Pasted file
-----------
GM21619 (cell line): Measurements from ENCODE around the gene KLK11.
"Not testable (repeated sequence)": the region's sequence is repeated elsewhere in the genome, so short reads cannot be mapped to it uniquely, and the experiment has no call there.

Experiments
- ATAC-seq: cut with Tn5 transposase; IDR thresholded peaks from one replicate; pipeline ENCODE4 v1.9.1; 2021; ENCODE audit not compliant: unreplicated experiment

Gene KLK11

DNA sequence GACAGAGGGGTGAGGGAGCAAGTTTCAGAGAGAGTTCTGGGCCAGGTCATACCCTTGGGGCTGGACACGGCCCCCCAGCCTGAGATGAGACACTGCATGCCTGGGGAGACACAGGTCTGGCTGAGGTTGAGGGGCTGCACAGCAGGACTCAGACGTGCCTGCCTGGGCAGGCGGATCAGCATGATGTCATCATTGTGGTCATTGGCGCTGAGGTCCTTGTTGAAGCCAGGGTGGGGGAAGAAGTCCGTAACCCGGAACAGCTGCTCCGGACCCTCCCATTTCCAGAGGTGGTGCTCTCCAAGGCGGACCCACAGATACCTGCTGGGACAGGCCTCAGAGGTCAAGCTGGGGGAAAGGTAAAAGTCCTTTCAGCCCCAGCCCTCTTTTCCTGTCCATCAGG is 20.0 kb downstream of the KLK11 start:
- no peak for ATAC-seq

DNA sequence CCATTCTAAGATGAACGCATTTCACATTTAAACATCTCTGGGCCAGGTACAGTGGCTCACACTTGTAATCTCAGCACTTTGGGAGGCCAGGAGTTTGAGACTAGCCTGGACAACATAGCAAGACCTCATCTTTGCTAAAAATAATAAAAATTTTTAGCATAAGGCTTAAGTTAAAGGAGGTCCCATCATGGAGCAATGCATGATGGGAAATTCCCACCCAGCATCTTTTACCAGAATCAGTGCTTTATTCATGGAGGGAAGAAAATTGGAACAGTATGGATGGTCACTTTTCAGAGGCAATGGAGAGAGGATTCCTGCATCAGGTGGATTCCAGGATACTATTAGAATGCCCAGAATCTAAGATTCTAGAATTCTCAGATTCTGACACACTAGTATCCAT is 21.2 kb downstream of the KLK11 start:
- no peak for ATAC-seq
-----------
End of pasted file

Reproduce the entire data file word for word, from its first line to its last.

GM21619 (cell line): Measurements from ENCODE around the gene KLK11.
"Not testable (repeated sequence)": the region's sequence is repeated elsewhere in the genome, so short reads cannot be mapped to it uniquely, and the experiment has no call there.

Experiments
- ATAC-seq: cut with Tn5 transposase; IDR thresholded peaks from one replicate; pipeline ENCODE4 v1.9.1; 2021; ENCODE audit not compliant: unreplicated experiment

Gene KLK11

DNA sequence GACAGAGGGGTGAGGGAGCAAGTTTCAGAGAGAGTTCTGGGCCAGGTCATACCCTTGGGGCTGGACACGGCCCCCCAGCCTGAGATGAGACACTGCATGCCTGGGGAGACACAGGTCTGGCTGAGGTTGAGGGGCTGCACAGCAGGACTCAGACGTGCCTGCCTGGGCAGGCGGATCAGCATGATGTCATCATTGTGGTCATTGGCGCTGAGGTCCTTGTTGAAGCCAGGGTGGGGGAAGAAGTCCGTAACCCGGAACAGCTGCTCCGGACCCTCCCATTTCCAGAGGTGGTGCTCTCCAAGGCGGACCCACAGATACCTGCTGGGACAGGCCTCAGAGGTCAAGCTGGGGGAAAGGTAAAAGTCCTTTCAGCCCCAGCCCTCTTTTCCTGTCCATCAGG is 20.0 kb downstream of the KLK11 start:
- no peak for ATAC-seq

DNA sequence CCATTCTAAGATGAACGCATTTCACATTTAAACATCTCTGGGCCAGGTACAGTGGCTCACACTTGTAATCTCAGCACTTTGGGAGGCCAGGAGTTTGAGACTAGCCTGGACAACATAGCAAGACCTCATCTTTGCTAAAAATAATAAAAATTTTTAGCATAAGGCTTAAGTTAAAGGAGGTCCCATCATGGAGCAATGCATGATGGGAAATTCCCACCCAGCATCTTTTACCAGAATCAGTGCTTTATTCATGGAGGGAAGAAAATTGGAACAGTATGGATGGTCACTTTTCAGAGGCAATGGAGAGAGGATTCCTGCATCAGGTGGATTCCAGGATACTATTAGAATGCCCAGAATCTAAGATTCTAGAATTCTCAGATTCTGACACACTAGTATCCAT is 21.2 kb downstream of the KLK11 start:
- no peak for ATAC-seq